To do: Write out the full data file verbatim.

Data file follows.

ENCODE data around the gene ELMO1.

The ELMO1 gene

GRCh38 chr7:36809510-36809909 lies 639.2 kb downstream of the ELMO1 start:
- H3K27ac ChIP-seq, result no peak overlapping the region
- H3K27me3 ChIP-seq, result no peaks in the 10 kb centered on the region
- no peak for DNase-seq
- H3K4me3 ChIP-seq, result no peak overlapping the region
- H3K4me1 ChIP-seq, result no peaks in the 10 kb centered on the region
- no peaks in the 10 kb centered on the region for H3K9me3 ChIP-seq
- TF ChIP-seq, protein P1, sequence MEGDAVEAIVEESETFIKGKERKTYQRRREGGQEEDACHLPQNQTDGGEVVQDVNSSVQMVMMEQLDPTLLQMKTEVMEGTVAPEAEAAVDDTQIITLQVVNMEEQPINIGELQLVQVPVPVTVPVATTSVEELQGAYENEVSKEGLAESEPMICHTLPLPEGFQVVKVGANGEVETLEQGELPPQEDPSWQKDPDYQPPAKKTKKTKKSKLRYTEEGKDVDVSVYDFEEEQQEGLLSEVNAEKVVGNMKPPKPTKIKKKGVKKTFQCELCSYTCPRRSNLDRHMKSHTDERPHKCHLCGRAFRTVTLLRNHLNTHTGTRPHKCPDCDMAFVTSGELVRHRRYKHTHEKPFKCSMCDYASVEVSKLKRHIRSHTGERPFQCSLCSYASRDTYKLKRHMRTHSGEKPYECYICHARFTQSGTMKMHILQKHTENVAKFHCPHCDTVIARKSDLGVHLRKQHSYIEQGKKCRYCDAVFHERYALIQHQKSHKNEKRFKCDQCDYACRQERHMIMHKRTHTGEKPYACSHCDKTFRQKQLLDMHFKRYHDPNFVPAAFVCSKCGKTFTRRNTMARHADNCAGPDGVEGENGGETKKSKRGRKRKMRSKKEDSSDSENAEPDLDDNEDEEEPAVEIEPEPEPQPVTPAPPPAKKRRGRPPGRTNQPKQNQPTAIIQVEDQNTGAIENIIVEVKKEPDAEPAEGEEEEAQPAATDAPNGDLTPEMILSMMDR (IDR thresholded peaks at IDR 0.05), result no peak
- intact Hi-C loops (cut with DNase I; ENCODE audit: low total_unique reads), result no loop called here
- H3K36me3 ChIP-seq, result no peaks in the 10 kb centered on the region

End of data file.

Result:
ENCODE data around the gene ELMO1.

The ELMO1 gene

GRCh38 chr7:36809510-36809909 lies 639.2 kb downstream of the ELMO1 start:
- H3K27ac ChIP-seq, result no peak overlapping the region
- H3K27me3 ChIP-seq, result no peaks in the 10 kb centered on the region
- no peak for DNase-seq
- H3K4me3 ChIP-seq, result no peak overlapping the region
- H3K4me1 ChIP-seq, result no peaks in the 10 kb centered on the region
- no peaks in the 10 kb centered on the region for H3K9me3 ChIP-seq
- TF ChIP-seq, protein P1, sequence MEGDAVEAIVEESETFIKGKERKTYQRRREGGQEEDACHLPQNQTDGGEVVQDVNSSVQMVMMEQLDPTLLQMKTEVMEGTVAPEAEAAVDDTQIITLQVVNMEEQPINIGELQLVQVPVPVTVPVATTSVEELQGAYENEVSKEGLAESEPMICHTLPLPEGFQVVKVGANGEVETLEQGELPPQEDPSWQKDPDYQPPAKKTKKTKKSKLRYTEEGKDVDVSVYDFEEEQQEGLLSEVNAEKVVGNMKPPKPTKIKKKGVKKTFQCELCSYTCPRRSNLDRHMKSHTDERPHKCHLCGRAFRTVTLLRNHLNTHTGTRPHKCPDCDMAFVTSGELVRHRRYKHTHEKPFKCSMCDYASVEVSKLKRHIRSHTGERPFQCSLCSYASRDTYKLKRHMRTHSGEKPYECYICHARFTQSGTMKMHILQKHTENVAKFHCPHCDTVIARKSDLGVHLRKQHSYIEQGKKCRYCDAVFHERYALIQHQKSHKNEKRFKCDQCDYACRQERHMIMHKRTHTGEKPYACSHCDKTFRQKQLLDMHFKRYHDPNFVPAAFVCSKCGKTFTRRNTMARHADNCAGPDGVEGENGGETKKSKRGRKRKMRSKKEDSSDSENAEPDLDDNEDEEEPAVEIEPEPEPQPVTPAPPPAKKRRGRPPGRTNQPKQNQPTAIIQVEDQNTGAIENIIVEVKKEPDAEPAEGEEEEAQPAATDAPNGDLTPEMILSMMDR (IDR thresholded peaks at IDR 0.05), result no peak
- intact Hi-C loops (cut with DNase I; ENCODE audit: low total_unique reads), result no loop called here
- H3K36me3 ChIP-seq, result no peaks in the 10 kb centered on the region